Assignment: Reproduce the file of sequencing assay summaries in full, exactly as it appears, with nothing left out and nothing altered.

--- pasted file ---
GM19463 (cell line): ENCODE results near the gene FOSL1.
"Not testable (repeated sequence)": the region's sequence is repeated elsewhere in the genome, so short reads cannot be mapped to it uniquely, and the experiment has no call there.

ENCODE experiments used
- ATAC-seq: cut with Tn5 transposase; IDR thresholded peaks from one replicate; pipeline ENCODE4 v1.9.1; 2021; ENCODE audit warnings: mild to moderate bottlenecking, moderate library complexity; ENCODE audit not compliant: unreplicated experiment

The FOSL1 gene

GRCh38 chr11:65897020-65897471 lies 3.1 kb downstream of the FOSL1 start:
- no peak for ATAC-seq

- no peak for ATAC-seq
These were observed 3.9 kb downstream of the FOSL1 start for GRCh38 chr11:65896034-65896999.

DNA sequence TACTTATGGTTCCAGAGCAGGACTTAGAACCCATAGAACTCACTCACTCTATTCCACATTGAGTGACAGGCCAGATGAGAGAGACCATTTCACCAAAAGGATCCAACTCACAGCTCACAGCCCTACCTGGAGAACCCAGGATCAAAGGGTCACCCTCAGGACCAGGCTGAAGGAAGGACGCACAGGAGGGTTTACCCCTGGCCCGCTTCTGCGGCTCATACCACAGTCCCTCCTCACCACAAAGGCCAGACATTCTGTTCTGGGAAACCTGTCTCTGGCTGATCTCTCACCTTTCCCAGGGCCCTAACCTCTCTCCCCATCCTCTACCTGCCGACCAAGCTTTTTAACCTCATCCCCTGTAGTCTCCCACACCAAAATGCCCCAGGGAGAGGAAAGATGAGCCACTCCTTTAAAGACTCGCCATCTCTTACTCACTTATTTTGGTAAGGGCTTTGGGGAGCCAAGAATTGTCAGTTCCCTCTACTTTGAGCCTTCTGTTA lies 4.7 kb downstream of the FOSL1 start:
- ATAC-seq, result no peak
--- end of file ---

GM19463 (cell line): ENCODE results near the gene FOSL1.
"Not testable (repeated sequence)": the region's sequence is repeated elsewhere in the genome, so short reads cannot be mapped to it uniquely, and the experiment has no call there.

ENCODE experiments used
- ATAC-seq: cut with Tn5 transposase; IDR thresholded peaks from one replicate; pipeline ENCODE4 v1.9.1; 2021; ENCODE audit warnings: mild to moderate bottlenecking, moderate library complexity; ENCODE audit not compliant: unreplicated experiment

The FOSL1 gene

GRCh38 chr11:65897020-65897471 lies 3.1 kb downstream of the FOSL1 start:
- no peak for ATAC-seq

- no peak for ATAC-seq
These were observed 3.9 kb downstream of the FOSL1 start for GRCh38 chr11:65896034-65896999.

DNA sequence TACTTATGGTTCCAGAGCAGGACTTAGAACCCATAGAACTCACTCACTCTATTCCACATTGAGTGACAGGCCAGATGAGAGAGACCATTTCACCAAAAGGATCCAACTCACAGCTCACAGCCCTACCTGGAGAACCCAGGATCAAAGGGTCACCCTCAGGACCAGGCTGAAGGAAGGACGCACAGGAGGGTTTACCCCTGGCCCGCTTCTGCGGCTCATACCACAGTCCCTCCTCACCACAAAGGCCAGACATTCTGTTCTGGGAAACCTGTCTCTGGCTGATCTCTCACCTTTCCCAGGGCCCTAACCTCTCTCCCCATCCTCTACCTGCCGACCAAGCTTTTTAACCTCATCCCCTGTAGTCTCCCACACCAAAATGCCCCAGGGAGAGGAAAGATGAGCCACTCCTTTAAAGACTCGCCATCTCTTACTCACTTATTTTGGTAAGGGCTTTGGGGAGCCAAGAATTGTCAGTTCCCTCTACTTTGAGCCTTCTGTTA lies 4.7 kb downstream of the FOSL1 start:
- ATAC-seq, result no peak